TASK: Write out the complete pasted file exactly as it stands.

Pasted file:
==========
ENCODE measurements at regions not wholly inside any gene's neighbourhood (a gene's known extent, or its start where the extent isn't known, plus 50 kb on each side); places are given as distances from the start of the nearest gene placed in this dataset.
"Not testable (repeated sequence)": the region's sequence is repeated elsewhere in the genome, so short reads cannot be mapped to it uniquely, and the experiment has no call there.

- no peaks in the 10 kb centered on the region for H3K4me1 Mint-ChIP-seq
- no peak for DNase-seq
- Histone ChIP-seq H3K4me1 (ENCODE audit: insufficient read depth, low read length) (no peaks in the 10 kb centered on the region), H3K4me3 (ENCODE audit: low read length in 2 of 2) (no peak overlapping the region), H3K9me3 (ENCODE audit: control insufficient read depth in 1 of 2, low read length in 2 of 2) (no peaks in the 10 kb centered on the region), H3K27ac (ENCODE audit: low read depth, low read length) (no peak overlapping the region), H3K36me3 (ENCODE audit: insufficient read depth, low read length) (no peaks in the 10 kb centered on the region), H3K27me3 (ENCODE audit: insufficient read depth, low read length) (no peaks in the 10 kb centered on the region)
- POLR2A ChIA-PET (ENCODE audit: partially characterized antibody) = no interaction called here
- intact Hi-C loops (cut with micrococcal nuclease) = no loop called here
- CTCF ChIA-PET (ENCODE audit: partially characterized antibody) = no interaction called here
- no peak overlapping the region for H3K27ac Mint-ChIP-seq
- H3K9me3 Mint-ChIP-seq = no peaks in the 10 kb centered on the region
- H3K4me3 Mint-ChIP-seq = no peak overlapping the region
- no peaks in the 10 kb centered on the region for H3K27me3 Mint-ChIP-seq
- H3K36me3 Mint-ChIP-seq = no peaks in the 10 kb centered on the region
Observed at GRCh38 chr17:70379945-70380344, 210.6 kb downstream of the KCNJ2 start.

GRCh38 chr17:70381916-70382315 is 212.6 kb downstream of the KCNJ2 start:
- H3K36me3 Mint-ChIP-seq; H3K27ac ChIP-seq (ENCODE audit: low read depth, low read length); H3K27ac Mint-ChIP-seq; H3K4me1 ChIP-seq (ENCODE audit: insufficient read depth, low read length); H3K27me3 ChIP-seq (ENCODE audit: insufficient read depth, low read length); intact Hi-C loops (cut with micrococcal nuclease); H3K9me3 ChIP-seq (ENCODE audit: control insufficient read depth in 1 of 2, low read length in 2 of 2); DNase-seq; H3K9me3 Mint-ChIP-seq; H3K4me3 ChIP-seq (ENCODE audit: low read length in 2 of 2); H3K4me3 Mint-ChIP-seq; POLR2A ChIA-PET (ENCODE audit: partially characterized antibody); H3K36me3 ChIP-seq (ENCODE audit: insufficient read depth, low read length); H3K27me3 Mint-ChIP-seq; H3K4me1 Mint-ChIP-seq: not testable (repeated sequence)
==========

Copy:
ENCODE measurements at regions not wholly inside any gene's neighbourhood (a gene's known extent, or its start where the extent isn't known, plus 50 kb on each side); places are given as distances from the start of the nearest gene placed in this dataset.
"Not testable (repeated sequence)": the region's sequence is repeated elsewhere in the genome, so short reads cannot be mapped to it uniquely, and the experiment has no call there.

- no peaks in the 10 kb centered on the region for H3K4me1 Mint-ChIP-seq
- no peak for DNase-seq
- Histone ChIP-seq H3K4me1 (ENCODE audit: insufficient read depth, low read length) (no peaks in the 10 kb centered on the region), H3K4me3 (ENCODE audit: low read length in 2 of 2) (no peak overlapping the region), H3K9me3 (ENCODE audit: control insufficient read depth in 1 of 2, low read length in 2 of 2) (no peaks in the 10 kb centered on the region), H3K27ac (ENCODE audit: low read depth, low read length) (no peak overlapping the region), H3K36me3 (ENCODE audit: insufficient read depth, low read length) (no peaks in the 10 kb centered on the region), H3K27me3 (ENCODE audit: insufficient read depth, low read length) (no peaks in the 10 kb centered on the region)
- POLR2A ChIA-PET (ENCODE audit: partially characterized antibody) = no interaction called here
- intact Hi-C loops (cut with micrococcal nuclease) = no loop called here
- CTCF ChIA-PET (ENCODE audit: partially characterized antibody) = no interaction called here
- no peak overlapping the region for H3K27ac Mint-ChIP-seq
- H3K9me3 Mint-ChIP-seq = no peaks in the 10 kb centered on the region
- H3K4me3 Mint-ChIP-seq = no peak overlapping the region
- no peaks in the 10 kb centered on the region for H3K27me3 Mint-ChIP-seq
- H3K36me3 Mint-ChIP-seq = no peaks in the 10 kb centered on the region
Observed at GRCh38 chr17:70379945-70380344, 210.6 kb downstream of the KCNJ2 start.

GRCh38 chr17:70381916-70382315 is 212.6 kb downstream of the KCNJ2 start:
- H3K36me3 Mint-ChIP-seq; H3K27ac ChIP-seq (ENCODE audit: low read depth, low read length); H3K27ac Mint-ChIP-seq; H3K4me1 ChIP-seq (ENCODE audit: insufficient read depth, low read length); H3K27me3 ChIP-seq (ENCODE audit: insufficient read depth, low read length); intact Hi-C loops (cut with micrococcal nuclease); H3K9me3 ChIP-seq (ENCODE audit: control insufficient read depth in 1 of 2, low read length in 2 of 2); DNase-seq; H3K9me3 Mint-ChIP-seq; H3K4me3 ChIP-seq (ENCODE audit: low read length in 2 of 2); H3K4me3 Mint-ChIP-seq; POLR2A ChIA-PET (ENCODE audit: partially characterized antibody); H3K36me3 ChIP-seq (ENCODE audit: insufficient read depth, low read length); H3K27me3 Mint-ChIP-seq; H3K4me1 Mint-ChIP-seq: not testable (repeated sequence)